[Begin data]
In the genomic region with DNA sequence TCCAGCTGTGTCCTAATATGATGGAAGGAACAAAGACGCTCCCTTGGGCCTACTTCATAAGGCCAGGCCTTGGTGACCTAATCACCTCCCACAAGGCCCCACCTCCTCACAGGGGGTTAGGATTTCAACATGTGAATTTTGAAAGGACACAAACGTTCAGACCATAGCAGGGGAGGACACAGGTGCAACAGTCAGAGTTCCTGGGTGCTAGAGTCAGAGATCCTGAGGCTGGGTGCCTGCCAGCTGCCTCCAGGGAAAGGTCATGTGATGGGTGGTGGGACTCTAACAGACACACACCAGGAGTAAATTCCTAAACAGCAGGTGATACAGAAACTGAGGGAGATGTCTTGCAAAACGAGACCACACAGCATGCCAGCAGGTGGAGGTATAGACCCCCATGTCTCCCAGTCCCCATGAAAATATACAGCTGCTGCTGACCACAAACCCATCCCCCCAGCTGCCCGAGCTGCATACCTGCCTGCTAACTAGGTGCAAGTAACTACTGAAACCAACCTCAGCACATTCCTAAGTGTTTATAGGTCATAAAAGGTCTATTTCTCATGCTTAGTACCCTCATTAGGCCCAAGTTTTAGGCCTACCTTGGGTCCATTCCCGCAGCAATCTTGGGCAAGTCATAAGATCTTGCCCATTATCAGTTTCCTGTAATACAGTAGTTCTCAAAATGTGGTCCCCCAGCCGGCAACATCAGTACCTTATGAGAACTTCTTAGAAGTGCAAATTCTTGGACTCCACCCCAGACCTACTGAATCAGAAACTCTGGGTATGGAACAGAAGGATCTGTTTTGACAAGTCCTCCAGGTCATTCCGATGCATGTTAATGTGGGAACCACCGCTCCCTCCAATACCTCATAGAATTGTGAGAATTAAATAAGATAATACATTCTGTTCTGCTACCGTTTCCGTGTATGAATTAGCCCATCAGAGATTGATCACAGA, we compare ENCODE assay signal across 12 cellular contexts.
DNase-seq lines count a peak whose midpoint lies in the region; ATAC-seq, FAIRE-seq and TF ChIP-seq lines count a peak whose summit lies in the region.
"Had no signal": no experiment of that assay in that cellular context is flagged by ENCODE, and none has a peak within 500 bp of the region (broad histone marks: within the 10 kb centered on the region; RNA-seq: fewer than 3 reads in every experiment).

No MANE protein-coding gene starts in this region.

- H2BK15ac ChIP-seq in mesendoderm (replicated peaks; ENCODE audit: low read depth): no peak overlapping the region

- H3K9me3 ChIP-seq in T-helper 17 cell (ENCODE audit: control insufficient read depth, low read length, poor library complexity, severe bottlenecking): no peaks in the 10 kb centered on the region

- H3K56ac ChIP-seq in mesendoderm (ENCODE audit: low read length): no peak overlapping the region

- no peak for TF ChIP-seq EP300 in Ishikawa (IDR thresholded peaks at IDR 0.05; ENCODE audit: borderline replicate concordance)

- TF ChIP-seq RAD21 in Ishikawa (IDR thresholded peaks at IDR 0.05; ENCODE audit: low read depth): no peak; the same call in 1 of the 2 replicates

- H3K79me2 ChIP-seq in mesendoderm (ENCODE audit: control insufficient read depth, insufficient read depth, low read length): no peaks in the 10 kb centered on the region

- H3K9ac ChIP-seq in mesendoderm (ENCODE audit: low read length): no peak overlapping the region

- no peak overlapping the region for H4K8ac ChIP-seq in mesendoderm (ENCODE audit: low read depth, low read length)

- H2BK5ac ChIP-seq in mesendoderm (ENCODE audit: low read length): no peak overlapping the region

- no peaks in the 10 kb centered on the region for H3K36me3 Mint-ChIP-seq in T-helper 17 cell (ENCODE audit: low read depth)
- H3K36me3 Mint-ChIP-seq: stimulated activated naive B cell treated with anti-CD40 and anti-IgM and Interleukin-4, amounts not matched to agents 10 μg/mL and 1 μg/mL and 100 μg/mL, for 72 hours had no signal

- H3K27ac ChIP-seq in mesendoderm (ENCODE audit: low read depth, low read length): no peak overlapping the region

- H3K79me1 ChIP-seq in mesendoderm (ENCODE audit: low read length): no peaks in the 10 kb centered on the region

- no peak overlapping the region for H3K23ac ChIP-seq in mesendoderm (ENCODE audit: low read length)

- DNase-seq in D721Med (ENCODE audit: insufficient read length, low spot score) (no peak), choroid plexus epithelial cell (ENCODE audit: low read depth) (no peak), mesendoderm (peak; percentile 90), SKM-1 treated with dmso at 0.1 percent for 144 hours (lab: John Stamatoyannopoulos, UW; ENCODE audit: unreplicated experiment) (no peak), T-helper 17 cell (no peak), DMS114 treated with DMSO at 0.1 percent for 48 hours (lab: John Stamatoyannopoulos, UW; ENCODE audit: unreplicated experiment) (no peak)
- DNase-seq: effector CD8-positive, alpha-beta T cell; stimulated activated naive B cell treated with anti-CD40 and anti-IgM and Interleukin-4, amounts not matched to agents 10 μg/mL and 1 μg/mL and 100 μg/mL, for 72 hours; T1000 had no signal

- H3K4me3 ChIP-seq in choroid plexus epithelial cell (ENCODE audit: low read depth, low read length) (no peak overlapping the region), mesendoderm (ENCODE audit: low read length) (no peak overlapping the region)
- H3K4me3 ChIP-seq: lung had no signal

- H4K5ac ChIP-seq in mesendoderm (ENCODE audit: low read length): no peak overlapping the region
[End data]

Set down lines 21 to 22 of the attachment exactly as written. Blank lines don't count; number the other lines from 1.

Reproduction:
- H3K4me3 ChIP-seq in choroid plexus epithelial cell (ENCODE audit: low read depth, low read length) (no peak overlapping the region), mesendoderm (ENCODE audit: low read length) (no peak overlapping the region)
- H3K4me3 ChIP-seq: lung had no signal